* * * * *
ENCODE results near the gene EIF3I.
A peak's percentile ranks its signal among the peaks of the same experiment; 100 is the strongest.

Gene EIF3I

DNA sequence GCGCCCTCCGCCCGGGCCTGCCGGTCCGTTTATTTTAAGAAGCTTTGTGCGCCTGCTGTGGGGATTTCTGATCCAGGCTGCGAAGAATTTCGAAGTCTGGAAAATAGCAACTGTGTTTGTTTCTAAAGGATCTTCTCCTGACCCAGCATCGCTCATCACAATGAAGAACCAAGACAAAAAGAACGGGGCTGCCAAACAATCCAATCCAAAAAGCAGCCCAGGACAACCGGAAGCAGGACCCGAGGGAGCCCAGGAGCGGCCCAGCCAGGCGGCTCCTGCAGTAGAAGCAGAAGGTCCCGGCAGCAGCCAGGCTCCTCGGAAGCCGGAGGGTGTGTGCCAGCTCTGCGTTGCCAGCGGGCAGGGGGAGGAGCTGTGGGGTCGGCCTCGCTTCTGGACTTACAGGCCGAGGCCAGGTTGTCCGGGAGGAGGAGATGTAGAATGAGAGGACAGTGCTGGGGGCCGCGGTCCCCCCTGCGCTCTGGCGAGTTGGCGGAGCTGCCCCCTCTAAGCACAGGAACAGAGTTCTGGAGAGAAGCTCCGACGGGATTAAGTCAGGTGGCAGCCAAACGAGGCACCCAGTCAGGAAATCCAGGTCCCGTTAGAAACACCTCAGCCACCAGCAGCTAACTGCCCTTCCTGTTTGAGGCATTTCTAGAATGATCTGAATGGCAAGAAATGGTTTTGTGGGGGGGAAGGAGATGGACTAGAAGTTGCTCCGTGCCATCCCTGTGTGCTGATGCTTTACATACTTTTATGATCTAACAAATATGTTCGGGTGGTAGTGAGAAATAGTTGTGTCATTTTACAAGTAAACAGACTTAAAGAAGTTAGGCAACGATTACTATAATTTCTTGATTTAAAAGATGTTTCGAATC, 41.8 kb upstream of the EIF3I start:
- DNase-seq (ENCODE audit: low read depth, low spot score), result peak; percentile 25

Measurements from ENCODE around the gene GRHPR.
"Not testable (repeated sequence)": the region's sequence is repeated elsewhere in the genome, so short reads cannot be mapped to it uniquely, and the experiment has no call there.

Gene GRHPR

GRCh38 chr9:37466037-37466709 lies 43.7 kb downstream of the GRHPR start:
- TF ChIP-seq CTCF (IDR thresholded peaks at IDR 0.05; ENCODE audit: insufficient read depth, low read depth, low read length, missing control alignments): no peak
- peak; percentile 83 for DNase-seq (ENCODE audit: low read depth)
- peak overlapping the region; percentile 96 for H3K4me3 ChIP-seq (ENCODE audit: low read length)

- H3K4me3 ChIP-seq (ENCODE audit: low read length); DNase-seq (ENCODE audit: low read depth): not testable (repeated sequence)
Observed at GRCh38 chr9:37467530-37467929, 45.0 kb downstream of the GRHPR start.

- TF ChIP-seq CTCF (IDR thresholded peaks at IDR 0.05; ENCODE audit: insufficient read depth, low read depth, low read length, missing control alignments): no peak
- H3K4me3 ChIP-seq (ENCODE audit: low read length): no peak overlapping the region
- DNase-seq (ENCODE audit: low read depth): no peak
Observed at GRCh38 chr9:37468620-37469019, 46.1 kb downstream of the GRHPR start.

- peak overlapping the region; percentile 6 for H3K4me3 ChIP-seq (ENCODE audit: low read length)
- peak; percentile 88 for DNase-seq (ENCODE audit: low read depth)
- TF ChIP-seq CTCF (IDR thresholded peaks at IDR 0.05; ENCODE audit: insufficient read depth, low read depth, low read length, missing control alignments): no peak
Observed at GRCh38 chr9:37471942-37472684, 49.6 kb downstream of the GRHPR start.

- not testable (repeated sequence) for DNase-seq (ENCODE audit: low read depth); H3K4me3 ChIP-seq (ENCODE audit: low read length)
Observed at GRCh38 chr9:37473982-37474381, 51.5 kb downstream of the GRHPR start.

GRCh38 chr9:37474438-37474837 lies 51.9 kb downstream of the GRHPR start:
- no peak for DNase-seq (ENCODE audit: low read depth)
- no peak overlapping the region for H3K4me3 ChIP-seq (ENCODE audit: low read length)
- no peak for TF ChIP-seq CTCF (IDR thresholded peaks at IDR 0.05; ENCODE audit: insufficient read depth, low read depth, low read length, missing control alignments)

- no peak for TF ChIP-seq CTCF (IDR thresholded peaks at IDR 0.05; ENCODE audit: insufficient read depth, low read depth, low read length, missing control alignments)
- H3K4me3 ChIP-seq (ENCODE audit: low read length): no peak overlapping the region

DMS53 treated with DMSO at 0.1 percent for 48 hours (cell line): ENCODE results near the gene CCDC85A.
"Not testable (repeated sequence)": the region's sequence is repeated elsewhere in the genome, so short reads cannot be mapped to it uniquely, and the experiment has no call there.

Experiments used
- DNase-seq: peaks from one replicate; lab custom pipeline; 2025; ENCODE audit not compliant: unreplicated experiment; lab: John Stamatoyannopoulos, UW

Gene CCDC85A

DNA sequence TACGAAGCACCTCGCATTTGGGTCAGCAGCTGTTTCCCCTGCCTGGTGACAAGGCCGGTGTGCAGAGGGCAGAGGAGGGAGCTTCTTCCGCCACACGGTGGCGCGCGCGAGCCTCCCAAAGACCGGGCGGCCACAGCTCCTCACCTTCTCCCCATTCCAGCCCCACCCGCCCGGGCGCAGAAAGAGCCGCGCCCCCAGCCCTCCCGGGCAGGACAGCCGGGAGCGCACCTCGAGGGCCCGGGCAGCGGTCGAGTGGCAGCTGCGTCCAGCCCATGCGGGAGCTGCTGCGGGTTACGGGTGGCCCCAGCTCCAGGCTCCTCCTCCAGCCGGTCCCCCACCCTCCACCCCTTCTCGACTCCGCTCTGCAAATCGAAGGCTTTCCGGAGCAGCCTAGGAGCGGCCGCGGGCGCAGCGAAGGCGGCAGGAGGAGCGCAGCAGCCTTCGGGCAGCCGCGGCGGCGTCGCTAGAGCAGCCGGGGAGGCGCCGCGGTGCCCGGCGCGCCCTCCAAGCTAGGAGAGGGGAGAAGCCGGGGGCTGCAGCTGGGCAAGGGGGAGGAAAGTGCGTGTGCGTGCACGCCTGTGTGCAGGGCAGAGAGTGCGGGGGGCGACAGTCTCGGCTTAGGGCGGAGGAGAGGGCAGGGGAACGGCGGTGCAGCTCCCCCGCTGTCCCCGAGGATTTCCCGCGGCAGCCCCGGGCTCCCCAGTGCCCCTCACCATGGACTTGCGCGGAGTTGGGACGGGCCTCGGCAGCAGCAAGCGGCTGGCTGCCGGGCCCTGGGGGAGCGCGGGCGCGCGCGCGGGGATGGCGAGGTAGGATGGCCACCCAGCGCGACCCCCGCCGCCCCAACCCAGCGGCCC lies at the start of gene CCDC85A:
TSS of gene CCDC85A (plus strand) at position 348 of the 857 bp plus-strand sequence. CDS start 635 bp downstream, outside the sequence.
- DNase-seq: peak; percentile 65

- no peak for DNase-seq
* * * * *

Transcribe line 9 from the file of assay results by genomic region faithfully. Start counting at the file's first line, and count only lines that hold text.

GRCh38 chr9:37466037-37466709 lies 43.7 kb downstream of the GRHPR start: